SEATTLE – One Bus Away became one of the most popular mobile apps in the Seattle area in the last couple of years, providing easy access to maps, schedules and real-time updates on when a bus will arrive at a particular stop.
For the blind, whose independence relies in part on access to mass transit, One Busy Away is a bust, since a blind person can’t read a smartphone screen.
A University of Washington student developed One Bus Away. Now students and researchers at UW's Department of Computer Science and Engineering are building a transit app that talks to the blind, telling them where a stop is located and what they can expect to find when they get there.
“Finding the right stop is often difficult as different buses stop at alternating locations,” said David Egan, who is blind. “Also knowing the bus numbers at any given stop is often impossible if no other riders are waiting at the stop. “
If a sighted person asked how to get from downtown Seattle to Federal Way, she could be told there is a bus stop for Route 177 at 2nd Avenue and Union Street. Her eyes would guide her to right place.
A blind person could be told the same information, but he wouldn't be able to rely on key visual clues, such as:
- Is the stop on 2nd Avenue or Union Street?
- Is it north, south, east or west of the intersection?
- Is the path to the stop gravel, concrete or brick?
- Is there a shelter, bench or garbage cans there?
The new app under development at UW relies on information gathered through crowdsourcing.
“Crowdsourcing is basically like Wikipedia where different people from different groups are providing information … for each other,” said Sanjana Prasain, a UW computer science and undergraduate research assistant helping develop the as yet unnamed app.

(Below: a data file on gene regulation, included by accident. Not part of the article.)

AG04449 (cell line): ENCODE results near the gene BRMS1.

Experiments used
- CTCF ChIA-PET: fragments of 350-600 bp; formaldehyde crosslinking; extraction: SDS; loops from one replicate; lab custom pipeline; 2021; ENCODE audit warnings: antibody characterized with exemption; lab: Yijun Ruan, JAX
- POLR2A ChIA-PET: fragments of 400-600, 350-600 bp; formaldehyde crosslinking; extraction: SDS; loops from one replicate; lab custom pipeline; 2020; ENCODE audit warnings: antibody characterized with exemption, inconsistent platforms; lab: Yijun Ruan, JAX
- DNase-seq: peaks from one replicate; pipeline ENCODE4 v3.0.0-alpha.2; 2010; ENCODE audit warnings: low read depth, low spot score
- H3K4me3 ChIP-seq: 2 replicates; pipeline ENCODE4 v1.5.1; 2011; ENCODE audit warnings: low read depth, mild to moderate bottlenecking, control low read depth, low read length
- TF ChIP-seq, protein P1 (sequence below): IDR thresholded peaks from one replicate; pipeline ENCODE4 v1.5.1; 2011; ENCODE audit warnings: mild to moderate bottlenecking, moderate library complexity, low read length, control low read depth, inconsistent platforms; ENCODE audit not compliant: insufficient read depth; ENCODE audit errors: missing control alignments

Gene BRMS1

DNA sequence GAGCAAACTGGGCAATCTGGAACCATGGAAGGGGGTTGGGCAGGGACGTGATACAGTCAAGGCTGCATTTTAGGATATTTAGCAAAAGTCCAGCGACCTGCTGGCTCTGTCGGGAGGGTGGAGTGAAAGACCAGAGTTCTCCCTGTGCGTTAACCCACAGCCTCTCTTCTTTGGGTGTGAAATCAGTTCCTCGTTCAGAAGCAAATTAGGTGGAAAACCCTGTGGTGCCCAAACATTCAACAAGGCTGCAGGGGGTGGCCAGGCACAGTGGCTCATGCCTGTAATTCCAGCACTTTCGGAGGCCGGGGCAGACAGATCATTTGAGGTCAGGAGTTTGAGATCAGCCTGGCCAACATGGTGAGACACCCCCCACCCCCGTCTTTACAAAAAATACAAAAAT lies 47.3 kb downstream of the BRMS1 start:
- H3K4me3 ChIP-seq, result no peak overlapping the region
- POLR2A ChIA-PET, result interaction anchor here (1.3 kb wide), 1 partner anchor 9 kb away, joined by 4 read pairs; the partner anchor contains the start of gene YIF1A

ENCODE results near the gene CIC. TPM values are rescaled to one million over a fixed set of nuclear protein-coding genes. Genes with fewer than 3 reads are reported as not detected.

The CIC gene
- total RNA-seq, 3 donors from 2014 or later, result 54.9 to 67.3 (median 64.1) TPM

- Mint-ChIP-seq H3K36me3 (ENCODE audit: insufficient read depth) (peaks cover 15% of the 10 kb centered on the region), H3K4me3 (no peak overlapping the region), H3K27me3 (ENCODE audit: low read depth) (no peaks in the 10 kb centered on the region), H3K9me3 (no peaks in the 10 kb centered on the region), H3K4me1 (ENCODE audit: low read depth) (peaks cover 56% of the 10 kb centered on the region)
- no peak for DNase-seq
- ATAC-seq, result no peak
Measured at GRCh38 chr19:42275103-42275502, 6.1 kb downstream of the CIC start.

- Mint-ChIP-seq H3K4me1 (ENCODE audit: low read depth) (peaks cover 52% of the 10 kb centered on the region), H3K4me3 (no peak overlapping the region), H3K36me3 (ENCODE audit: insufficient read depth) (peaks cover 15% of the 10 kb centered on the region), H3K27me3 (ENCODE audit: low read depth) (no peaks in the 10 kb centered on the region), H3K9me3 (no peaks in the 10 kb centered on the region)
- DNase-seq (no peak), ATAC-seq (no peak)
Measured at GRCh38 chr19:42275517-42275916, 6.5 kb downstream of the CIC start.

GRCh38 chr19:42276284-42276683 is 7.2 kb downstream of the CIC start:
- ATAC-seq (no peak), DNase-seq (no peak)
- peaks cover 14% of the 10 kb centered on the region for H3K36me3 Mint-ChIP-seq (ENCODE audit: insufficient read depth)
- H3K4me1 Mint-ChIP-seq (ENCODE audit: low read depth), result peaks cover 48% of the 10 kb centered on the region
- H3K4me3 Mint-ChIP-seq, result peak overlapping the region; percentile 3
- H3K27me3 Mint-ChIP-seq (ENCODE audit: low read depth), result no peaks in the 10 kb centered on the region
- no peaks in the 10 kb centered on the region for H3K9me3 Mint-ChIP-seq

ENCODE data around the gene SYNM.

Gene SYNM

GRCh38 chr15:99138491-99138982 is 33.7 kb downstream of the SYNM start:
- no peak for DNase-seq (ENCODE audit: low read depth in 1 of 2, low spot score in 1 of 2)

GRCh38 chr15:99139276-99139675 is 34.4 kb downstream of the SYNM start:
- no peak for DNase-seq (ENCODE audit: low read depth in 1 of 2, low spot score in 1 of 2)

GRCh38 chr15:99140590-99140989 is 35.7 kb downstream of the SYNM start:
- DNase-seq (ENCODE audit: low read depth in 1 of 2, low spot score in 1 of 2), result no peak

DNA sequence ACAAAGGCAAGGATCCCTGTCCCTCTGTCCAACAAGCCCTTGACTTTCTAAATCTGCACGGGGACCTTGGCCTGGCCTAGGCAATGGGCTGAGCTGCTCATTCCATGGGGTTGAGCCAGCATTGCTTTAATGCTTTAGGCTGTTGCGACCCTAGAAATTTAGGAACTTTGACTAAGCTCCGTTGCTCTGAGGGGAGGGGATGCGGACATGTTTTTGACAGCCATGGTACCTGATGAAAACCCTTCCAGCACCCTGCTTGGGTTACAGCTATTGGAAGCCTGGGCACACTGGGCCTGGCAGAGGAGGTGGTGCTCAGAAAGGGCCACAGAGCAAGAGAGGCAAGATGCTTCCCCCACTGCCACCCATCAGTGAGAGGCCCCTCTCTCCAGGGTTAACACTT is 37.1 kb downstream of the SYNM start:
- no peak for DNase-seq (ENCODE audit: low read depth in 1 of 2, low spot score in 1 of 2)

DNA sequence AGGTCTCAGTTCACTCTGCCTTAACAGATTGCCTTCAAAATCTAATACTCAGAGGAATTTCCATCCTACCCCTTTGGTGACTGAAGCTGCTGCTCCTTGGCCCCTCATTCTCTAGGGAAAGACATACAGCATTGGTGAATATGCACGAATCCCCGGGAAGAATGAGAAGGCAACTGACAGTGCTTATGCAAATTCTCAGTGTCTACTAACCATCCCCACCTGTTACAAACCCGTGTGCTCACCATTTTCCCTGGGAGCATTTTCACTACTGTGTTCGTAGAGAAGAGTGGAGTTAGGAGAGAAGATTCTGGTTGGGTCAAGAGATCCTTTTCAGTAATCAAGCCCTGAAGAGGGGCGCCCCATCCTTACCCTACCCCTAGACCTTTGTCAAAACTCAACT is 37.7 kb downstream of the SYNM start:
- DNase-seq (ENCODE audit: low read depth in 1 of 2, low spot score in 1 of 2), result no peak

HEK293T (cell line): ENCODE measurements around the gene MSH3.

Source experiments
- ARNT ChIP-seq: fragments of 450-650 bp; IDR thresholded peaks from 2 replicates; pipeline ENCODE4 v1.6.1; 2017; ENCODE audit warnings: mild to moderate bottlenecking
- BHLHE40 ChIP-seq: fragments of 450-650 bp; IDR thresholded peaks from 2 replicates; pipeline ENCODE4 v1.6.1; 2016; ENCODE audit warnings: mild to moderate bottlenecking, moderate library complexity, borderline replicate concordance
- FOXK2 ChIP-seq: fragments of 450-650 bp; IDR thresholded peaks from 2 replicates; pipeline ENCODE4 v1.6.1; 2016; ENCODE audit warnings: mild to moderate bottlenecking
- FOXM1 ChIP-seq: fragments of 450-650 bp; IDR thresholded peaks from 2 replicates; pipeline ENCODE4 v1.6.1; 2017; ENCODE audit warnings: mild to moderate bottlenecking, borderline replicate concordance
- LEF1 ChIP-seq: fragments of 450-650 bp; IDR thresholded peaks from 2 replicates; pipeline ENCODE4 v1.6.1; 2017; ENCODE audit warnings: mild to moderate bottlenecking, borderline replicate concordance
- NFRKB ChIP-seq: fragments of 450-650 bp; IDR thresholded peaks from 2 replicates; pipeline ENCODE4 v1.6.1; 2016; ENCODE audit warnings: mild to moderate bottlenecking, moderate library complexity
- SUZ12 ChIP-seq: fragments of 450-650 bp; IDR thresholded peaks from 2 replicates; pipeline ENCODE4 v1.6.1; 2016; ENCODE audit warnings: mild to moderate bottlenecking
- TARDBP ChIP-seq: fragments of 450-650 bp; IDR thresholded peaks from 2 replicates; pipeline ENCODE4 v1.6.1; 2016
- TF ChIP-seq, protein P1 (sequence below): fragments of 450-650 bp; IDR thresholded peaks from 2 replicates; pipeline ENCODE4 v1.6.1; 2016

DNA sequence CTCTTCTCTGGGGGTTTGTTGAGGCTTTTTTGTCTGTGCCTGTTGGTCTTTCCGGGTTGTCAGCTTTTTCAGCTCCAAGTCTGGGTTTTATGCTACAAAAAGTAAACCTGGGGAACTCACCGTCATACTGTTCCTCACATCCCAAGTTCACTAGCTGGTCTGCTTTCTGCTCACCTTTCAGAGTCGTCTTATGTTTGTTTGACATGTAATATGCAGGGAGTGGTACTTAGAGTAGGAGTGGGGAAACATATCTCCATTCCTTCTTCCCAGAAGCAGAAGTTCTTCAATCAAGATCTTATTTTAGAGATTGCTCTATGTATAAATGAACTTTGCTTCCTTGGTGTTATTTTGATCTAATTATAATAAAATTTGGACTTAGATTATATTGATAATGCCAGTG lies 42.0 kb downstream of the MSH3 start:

When the user moves a finger over the touch screen, the app speaks, reading the information the user is touching. Another tap, and the app shifts to the next screen, where there is more information.
The app will be integrated with One Bus Away, so a sighted person can provide descriptions of bus stops that will be converted to sound tracks for the blind.
“This app is going to be a huge asset for independent travel,” said Egan, who tried the app during the initial testing phase. “It's quick, mainstream, user friendly and, above all, totally accessible. Because of crowdsourcing, the information is current, reflecting any changes to the surroundings with respect to any particular stop location.”
The app could debut for the iPhone by the end of this year or early 2012.
“It’s almost ready for people to use, but we just want to make sure we have the basic platform where we know what information would be most useful to them,” said Prasain.
The UW team is also experimenting with an Android app for deaf-blind people that would tether with Braille Sense, a laptop for the blind that prints braille documents.
The new apps could give more independence to blind people, who usually have to plan travel far earlier than sighted people.
“Once they get to a bus stop, they have to ask people around them to make sure they are at the right stop or not, or the bus driver,” said Prasain, adding that a bus driver may forget to tell a blind passenger when they have arrived at particular stop.
Egan said 99 percent of the time, fellow bus riders are very helpful.
“But it only takes one negative experience to make a mess of one’s plans to ask questions,” he said.
The research is funded by the National Science Foundation and the Mary Gates Research Scholarship.